6. Heir GM: Differentiation of orofacial pain related to lyme disease from other dental and facial pain disorders. Dental Clinics of No Am. 41(2), 243-258, 1997.
  7. Dvorak J & Panjabi MM. Functional Anatomy of the Alar Ligaments. Spine Vol 12, No 2, 1987.
  8. Mannheimer JS & Montalbano R. Postoperative management for surgical procedures to the temporomandibular joint. Orthopedic Physical Therapy Clinics of No Am. 11(2): 235-261, 2002.
  9. Mohl, N. Head Posture and its Role in Occlusion. New York State Dental Journal, Vol 47, 1976.
  10. Rantanen J, Thorsson O, Wollmer P, et al. Effects of therapeutic ultrasound on the regeneration of skeletal myofibers after experimental muscle injury. Am Sports Med 27(1):54-59, 1999.
  11. Danielle AWM, Geert JMG, et al. Ultrasound therapy for musculoskeletal disorders: a systematic review. Pain 81:, 1999.
  12. Rocabado, M. Journal of Craniomandibular Disorders: Facial & Oral Pain Vol.3, (2): 75 – 82, 1989.
  13. Schmitt HP. Anatomical structure of the cervical spine with reference to the pathology of manipulation complications. J Man Med 6: 93-101, 1991.
  14. Greenman PE. Principles of manipulation of the cervical spine. J Man Med 6, 106-113, 1991.
  15. Steiger HJ. The anatomy of headache. J Man Med. 3: 15-17, 1987.
  16. Pollmann W, Keodel M & pfaffenrath V. Headache and the cervical spine: A critical review. Cephalgia 17(8): 801-816, 1997.
  17. Okeson JP & Falace DA: Nonodontogenic toothache. Dental Clinics of No Am 41(2), 367-383, 1997.
  18. Wazen JJ: Referred otalgia. Otolaryngologic Clinics of No Am. 22(6), 1205-1215, 1989.
  19. De Leeuw R, Boerin, G, Stegenga B, et al. Clinical Signs of TMJ Osteoarthrosis and Internal Derangement 30 years After Nonsurgical Treatment. J Orofac Pain. 8(1): 18-24, 1994.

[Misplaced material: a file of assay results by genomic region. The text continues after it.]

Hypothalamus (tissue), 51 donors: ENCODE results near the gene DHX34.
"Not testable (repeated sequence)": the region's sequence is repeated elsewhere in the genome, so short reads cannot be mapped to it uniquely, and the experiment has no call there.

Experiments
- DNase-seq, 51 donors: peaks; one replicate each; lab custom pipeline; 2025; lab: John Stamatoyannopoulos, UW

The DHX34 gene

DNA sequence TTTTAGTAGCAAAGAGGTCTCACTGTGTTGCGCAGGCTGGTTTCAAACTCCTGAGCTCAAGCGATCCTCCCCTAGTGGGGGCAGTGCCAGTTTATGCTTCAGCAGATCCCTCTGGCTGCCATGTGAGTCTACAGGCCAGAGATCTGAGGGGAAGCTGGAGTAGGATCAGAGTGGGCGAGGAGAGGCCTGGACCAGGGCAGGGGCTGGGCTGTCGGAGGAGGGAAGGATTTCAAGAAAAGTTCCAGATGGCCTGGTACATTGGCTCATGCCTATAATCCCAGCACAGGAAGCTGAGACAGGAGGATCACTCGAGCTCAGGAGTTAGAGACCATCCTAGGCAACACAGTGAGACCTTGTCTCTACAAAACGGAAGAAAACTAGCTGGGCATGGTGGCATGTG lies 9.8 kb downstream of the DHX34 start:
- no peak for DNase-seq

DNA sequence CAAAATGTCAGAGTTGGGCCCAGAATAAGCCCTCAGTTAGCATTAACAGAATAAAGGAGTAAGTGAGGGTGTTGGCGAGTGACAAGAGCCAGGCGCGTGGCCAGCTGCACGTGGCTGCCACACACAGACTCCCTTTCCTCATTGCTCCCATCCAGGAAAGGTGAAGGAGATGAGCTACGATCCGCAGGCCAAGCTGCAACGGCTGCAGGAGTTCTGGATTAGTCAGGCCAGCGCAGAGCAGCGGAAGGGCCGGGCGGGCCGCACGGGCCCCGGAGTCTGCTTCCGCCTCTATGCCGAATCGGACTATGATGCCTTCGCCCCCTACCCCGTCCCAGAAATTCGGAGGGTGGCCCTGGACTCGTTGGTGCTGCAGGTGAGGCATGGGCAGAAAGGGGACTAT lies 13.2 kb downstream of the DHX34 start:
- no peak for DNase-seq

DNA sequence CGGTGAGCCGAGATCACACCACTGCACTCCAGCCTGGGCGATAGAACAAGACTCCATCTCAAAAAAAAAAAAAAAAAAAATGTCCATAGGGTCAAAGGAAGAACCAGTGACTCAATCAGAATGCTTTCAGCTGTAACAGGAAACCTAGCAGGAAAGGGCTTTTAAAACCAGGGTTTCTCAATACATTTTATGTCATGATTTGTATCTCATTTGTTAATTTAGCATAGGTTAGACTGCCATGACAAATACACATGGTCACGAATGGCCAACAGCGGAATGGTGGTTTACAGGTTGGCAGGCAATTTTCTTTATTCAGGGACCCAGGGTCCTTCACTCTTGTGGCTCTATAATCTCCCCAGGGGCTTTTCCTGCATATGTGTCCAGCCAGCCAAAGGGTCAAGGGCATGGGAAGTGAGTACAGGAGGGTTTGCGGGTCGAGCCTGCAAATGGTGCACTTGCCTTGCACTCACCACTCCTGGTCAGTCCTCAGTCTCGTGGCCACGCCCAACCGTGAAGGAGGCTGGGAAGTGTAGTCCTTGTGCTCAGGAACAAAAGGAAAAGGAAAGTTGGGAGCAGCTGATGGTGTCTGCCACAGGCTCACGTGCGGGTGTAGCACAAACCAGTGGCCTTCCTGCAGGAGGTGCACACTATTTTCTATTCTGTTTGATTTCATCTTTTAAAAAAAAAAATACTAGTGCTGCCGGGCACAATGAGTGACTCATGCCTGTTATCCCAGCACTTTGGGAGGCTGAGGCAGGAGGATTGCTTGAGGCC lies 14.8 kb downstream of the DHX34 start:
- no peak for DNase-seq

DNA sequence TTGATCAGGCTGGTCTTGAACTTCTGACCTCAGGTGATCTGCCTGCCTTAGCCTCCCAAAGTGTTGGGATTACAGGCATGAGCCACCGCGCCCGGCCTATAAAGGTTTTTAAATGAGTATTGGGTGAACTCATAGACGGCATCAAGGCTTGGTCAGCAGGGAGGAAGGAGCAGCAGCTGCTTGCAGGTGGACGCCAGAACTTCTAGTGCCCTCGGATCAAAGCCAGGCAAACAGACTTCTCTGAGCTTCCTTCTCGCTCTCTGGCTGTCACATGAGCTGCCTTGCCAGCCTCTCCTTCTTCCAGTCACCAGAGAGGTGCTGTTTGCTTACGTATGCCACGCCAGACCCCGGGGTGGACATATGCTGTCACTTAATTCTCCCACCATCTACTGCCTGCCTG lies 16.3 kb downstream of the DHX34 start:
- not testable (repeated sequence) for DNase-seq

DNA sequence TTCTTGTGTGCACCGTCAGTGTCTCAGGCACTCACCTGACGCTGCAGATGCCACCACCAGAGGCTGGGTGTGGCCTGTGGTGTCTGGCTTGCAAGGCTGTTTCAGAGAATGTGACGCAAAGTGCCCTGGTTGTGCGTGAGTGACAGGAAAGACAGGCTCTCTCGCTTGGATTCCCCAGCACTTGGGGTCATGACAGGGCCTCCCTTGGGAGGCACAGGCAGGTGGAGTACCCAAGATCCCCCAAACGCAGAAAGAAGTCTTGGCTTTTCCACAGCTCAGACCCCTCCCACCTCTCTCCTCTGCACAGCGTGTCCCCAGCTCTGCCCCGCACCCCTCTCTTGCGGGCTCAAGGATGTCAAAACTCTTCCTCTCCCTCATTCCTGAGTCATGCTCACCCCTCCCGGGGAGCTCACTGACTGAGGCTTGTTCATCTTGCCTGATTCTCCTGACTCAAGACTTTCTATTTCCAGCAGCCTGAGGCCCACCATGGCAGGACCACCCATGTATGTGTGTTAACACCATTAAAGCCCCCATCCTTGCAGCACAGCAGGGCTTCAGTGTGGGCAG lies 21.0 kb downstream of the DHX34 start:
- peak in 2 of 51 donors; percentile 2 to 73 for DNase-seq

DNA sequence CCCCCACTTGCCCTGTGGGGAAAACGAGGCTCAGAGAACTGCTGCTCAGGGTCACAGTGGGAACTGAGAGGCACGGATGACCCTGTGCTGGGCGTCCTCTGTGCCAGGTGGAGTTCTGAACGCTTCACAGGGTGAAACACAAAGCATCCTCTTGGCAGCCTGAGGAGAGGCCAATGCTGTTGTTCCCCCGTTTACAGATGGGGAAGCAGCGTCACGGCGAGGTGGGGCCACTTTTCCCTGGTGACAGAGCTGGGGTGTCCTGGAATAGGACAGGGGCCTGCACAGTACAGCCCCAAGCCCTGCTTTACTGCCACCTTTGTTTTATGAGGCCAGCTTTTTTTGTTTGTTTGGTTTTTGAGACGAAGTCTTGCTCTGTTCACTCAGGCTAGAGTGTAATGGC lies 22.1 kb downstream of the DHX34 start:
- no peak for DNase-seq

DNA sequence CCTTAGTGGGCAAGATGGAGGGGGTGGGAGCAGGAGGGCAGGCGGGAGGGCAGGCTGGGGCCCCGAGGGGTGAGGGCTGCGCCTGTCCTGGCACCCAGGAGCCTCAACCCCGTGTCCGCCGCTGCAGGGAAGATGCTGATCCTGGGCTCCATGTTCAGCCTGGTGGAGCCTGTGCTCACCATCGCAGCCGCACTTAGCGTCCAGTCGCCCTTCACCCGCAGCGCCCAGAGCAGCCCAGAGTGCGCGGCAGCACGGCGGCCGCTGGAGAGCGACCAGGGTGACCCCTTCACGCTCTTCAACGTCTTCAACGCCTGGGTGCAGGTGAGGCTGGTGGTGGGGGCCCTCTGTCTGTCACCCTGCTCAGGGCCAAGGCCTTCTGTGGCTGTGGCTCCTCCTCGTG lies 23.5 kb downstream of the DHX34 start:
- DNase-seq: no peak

20. Svensson and Graven-Nielson. Craniofacial Muscle Pain: Review of Mechanisms and Clinical Manifestations. J Orofac Pain. 15(2):117-45, 2001.
  21. Levine HL. Otorhinolaryngologic causes of headache. In Diamond S (ed). Headache. Medical Clinics of No Am. 75: 677-692, 1991.
  22. Murray GM, Phanachet I, Uchida S et al. The role of the human lateral pterygoid muscle in the control of horizontal jaw movements. J Orofacial Pain 15(4): 279-305, 2001.
  23. Eriksen W, et al, Job characteristics as predictors of neck pain, Journal of Occupational and Environmental Medicine; 41 (10): 893-902, 1999.
  24. Ekberg EC & Nilner M. Treatment outcome of short and long-term appliance therapy in patients with TMD of myogenous origin and tension-type headache. J Oral Rehab. 33: 713-721, 2006.
  25. Linton SJ. A review of psychological risk factors in neck and back pain. Spine. 25: 1148-1156, 2000.
  26. Shhati-Chafai-Leuwer S, Wenzel S, Bschorer R, et al. Pathophysiology of the eustachian tube- relevant new aspects for the head and neck surgeon. Craniomaxillofac Surg, 34: 351-354, 2006.





1. The following reflex has strong validity regarding lesions affecting the upper motor neurons often associated with cervical myelopathy. This reflex, if positive, may denote spinal cord compression or intracranial pathology that should be fully evaluated by a radiologic work-up. A positive reflex sign is present if the patient’s index finger and thumb flex while the clinician snaps / flicks their middle finger. The name of this reflex is?


A. Upper Babinski Reflex

B. Hoffman’s Reflex

C. Torg-Pavlov Reflex

D. Sugarman’s Reflex


2. Eagles Syndrome is craniofacial pain produced by active cervical rotation compressing sensitive cervical spine structures against the elongation of which of the following processes?